The first source of confusion arises from the notion that “family farms” and “corporate farms” are two different things. It is true that the USDA classifies 99 percent of all farms as “family farms.” However, it applies that term broadly to “any farm where the majority of the business is owned by the principal operator — the person most responsible for running the farm — and individuals related to the principal operator.” In practice, many such farms, including most large family-farms, are legally organized as limited-liability corporations or partnerships. Contrary to what farm lobbyists would like us to think, “corporate farms” and “family farms” are not separate categories.
According to USDA data, less than half of all farm output is produced by farms that are organized as traditional sole proprietorships. What’s more, most small farm-proprietorships are not the primary source of incomes for their owners. Some 18 percent of small family-farms are operated by people who report that they are retired, and another 42 percent report a nonfarm occupation as their main source of income.
As the data in the following table show, small family-farms — those with gross sales less than $350,000 — are not, on average, very profitable. Even when we exclude the 60 percent of small family-farms run by retirees or people with other principal jobs, the average farm income earned by farm households is less than $50,000. Some 80 percent of such farms have an average operating profit margin (OPM) — defined as revenue less operating costs — below 10 percent, putting them at high financial risk by USDA standards. Yet, despite facing the highest financial risk of any farms, they receive just 17 percent of all insurance payouts for crop losses.
Midsize farms are more prosperous, averaging some $120,000 of household income from farming. Only about 40 percent of them are in the high-risk category. Another 20 percent face moderate financial risks, with OPMs between 10 and 25 percent. These midsize farms, which account for 6 percent of all farms and 21 percent of all acreage, receive 32 percent of crop insurance payouts.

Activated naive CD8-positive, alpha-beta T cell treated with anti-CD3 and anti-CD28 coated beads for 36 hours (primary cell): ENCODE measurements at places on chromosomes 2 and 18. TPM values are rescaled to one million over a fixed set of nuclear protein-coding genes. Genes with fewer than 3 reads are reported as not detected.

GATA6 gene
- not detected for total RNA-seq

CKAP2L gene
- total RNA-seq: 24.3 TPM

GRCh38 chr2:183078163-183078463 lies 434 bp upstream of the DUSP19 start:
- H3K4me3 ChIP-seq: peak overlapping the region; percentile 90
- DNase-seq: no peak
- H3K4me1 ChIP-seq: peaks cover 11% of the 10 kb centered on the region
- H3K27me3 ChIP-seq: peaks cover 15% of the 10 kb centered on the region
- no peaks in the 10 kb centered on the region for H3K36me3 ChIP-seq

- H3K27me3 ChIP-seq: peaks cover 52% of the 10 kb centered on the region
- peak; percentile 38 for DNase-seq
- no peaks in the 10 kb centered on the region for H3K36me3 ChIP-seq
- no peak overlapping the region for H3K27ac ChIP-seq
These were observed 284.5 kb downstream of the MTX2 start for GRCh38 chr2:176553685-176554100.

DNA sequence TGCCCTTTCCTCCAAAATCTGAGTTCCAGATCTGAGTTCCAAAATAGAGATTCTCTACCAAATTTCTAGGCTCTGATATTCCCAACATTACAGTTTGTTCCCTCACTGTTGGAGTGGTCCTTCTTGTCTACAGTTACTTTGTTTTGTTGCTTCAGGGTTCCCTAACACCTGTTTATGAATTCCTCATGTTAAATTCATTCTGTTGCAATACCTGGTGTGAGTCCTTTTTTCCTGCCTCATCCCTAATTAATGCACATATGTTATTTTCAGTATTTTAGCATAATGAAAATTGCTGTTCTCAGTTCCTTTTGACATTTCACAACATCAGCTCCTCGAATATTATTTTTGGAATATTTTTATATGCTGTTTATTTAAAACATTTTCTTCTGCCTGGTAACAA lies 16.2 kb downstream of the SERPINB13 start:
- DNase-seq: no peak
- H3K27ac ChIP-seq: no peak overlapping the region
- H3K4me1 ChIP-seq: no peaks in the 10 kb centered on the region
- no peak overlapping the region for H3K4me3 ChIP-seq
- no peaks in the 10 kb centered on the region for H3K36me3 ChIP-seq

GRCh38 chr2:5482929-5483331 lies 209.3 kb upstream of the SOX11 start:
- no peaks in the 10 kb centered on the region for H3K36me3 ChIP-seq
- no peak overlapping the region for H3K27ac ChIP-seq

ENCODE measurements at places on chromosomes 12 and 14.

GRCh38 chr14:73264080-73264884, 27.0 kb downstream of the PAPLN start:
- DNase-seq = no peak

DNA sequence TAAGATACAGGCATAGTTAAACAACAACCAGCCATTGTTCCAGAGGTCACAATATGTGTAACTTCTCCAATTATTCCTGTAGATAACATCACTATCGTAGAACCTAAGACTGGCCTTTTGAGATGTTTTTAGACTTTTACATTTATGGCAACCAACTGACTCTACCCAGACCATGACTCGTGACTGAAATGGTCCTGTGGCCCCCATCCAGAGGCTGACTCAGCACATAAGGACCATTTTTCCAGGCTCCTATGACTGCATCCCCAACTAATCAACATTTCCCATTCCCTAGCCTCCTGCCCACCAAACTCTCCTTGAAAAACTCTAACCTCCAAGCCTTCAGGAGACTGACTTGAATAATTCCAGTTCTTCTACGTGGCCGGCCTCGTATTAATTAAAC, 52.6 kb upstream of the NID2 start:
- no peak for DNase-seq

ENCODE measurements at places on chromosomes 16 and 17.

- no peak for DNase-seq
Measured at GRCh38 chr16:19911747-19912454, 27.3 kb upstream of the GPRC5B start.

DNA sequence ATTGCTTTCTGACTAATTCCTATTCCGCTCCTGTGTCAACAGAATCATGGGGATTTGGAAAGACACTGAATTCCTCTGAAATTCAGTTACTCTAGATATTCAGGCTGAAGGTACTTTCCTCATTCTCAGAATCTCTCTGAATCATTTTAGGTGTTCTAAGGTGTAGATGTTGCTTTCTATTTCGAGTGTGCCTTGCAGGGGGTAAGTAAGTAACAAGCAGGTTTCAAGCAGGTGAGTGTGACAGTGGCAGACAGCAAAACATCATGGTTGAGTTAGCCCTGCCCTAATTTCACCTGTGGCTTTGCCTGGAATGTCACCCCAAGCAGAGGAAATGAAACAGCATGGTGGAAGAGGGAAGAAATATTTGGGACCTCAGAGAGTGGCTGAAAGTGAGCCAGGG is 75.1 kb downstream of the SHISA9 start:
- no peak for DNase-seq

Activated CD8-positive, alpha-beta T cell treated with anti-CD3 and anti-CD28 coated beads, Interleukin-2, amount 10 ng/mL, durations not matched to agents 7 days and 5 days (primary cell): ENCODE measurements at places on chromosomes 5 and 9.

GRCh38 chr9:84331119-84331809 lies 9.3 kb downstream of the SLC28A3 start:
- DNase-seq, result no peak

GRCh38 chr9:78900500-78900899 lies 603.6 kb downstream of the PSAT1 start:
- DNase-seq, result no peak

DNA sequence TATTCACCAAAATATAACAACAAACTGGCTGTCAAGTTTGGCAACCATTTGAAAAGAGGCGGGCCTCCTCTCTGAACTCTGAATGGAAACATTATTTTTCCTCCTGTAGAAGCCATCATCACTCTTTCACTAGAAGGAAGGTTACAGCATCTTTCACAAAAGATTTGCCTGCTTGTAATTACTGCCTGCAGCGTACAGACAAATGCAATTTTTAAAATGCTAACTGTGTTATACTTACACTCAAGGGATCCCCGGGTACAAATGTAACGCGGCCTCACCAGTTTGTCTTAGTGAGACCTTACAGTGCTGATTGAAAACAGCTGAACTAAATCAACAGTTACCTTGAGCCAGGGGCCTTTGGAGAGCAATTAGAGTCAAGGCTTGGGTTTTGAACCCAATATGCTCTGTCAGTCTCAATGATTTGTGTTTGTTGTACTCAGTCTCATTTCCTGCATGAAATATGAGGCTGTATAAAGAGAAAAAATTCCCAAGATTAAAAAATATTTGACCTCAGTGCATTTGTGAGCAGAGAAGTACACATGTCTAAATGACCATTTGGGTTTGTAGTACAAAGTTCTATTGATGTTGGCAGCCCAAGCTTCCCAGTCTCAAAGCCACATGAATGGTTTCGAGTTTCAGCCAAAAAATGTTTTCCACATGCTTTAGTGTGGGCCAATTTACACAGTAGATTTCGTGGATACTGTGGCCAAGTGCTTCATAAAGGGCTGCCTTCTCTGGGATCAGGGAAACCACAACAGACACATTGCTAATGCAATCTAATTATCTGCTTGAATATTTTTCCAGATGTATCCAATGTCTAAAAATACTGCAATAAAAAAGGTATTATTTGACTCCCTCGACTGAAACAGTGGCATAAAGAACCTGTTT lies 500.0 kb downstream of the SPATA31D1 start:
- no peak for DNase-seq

The 2.9 percent of family farms that are classified as large or very large exist in a different world. Large farms each have more than a million dollars in sales, and average $357,000 in annual household income. Those that are very large each have more than $5 million in sales and average $1.7 million in household income. More than half of large farms and more than 40 percent of very large farms fall in the low-risk category, with OPMs of 25 percent or more. Together, these high-income, low-risk family farms received 46 percent of all crop insurance payouts. If we add in non-family farms, which are also very large, on average, we find that just 4.3 percent of all farms receive more than half of all crop insurance payouts.
Finally, it is worth noting that crop insurance benefits are not only skewed toward the largest farms, but are also skewed toward just a few crops. In principle, insurance is available for over 100 different crops, but according to data from the Congressional Research Service, between federal crop insurance and other subsidies provided by the Commodity Credit Corporation, corn, wheat, and soybeans accounted for 77 percent of all support payments. Adding cotton, rice, and peanuts brought the total to 94 percent. Yet these six crops accounted for just 28 percent of total farm output in that year. The millions of farmers, large and small, who produce the milk, beef, eggs, tomatoes, lettuce, and other things you eat receive little or no support from crop insurance and the like.
If we add all these facts together, it becomes much harder to disagree with the proposition that “most of our nation’s food is grown by farming corporations that can easily afford to pay for their own crop insurance premiums without taxpayer money.” The data speak for themselves: The great majority of American farm output is produced by farmers who are, or should be, willing to accept “the responsibility of any business to protect itself with insurance” without special subsidies from the federal government.
What can be done?